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Report: A Howard County Teen Suicide Inspires Anti-Bullying Bill

Grace McComas, 15, was a Glenelg High School sophomore.

A bill known as “Grace’s Law,” inspired by a 15-year-old Howard County teen who committed suicide on Easter Sunday in 2012, would make it a crime to bully someone repeatedly online, according to the Baltimore Sun.

McComas’s parents told media outlets that she was harassed online for months before her death.

Grace’s suicide resulted in an outcry of condemnation against bullying. Her friends wore blue – Grace’s favorite color – at her funeral, and went on to wear “Blue4Grace” to make visible their stance against bullying.

Howard County Republican Allan Kittleman sponsored the Senate version of the bill, which was introduced by Rep. John Cardin, a Baltimore County Democrat.

Last week, the Senate approved the bill, which Kittleman called “landmark legislation for Maryland,” according to the Baltimore Sun.

If Gov. Martin O’Malley signs the bill, it will become law on Oct. 13.

On the Grace McComas Memorial page on Facebook, friends, family and people who said they had never met Grace wrote posts of support. The law would “protect future kids from hurt and hatred on the Internet,” wrote one person. "That's an amazing accomplishment, and so many children will benefit," wrote another.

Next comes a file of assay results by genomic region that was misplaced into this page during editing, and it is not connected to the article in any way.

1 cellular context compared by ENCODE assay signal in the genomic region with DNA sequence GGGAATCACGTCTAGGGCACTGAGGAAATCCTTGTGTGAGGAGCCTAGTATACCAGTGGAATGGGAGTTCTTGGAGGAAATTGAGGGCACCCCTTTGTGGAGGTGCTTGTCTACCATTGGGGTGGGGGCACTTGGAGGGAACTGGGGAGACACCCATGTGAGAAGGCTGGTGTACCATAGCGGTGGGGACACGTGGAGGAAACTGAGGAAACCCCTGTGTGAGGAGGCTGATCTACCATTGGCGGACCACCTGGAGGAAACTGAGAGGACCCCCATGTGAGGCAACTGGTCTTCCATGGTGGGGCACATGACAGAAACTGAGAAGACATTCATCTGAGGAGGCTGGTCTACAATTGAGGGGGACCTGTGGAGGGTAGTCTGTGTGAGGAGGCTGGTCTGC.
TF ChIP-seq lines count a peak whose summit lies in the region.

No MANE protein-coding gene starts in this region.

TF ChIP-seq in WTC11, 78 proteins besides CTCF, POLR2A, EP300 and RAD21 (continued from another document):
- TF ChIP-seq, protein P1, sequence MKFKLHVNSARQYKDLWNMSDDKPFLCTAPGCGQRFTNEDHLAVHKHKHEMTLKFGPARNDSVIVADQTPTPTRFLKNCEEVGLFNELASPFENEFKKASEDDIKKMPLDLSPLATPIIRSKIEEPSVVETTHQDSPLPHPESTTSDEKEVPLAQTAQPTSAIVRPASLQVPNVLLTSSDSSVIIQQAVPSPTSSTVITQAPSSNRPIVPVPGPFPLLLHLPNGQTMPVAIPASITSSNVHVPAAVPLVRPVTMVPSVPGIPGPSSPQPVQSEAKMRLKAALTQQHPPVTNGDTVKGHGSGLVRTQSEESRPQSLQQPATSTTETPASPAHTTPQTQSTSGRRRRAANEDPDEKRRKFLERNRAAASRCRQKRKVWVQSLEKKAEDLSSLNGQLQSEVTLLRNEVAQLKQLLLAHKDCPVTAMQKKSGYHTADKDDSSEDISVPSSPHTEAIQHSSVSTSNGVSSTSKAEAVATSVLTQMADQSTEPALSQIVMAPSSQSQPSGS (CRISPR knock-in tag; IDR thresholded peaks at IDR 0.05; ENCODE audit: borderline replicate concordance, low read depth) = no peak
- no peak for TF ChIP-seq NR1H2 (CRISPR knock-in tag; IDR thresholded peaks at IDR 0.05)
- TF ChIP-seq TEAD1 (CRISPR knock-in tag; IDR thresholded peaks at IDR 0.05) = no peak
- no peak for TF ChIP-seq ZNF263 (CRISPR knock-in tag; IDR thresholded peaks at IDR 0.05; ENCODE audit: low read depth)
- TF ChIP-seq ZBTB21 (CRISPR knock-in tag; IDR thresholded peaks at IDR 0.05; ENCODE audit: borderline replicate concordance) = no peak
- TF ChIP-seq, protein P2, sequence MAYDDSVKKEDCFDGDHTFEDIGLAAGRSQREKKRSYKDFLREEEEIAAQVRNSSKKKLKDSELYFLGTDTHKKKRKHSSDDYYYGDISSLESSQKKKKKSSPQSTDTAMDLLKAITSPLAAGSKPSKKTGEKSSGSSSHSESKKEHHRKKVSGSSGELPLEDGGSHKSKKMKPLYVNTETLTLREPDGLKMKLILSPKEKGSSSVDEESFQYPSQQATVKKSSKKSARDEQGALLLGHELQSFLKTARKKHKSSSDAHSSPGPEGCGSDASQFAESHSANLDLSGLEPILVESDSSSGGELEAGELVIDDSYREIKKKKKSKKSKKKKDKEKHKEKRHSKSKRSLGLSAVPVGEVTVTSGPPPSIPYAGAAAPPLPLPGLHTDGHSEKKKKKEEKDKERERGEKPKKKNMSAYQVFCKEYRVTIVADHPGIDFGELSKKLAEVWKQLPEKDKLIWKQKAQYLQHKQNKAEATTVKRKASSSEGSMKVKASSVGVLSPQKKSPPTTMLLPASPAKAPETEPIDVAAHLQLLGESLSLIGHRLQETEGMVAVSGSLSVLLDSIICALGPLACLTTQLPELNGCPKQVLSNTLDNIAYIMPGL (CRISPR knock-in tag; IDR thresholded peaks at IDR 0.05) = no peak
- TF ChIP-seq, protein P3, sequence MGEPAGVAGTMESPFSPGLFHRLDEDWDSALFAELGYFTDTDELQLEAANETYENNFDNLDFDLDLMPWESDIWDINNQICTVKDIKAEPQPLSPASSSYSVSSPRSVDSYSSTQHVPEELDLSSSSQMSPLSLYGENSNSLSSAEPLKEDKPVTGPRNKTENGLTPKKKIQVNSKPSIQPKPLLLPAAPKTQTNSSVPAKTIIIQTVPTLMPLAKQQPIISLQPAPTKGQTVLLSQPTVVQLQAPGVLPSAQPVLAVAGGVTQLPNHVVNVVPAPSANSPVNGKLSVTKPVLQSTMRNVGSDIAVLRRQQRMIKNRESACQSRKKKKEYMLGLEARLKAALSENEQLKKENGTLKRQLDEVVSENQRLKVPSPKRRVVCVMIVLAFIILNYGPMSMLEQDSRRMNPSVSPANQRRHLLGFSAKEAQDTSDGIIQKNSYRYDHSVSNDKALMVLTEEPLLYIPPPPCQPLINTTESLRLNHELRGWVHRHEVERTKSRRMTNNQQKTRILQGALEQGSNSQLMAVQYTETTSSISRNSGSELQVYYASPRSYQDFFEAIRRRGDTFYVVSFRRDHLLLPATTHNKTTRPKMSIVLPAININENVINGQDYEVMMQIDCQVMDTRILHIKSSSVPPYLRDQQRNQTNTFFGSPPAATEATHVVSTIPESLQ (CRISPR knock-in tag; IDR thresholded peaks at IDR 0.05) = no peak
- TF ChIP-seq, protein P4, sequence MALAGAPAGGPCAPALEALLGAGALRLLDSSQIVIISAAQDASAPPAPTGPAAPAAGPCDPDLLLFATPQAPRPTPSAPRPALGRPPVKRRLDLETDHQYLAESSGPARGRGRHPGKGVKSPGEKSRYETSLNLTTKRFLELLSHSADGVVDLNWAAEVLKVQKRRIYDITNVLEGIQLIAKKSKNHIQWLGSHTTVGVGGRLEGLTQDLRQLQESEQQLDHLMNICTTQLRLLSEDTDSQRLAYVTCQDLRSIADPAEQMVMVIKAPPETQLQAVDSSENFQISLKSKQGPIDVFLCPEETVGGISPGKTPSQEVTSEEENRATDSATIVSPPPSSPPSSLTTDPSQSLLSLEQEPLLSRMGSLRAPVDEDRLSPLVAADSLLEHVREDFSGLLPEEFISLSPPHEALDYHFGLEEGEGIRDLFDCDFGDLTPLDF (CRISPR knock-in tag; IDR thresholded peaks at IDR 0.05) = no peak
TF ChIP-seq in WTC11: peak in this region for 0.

The bill’s Senate approval was also celebrated on the Letters for Noah Facebook page. Letters for Noah is a website in which people can send “letters of hope” to a Howard County 13-year-old whose mother said tried to commit suicide because of bullying. 

Grace's mother, Christine Pfister McComas, led the charge to get the legislation passed, according to CBS Baltimore.

The bill, officially, Misuse of Interactive Computer Service, makes it a misdemeanor to harass minors using computers, cell phones or other means of electronic communication. Offenders could spend up to one year in prison and face a fine of up to $500.

Christine T. April 12, 2013 at 08:21 PM
Ridiculous. Kids have been killing themselves long before the internet. If that law passes,then it will turn into a huge complicated mess w/a million loopholes. Good luck w/that. Most kids these days bully each other online & I see it everyday. If a child goes that far over simple bullying,then they had serious issues that their parents should've recognized.

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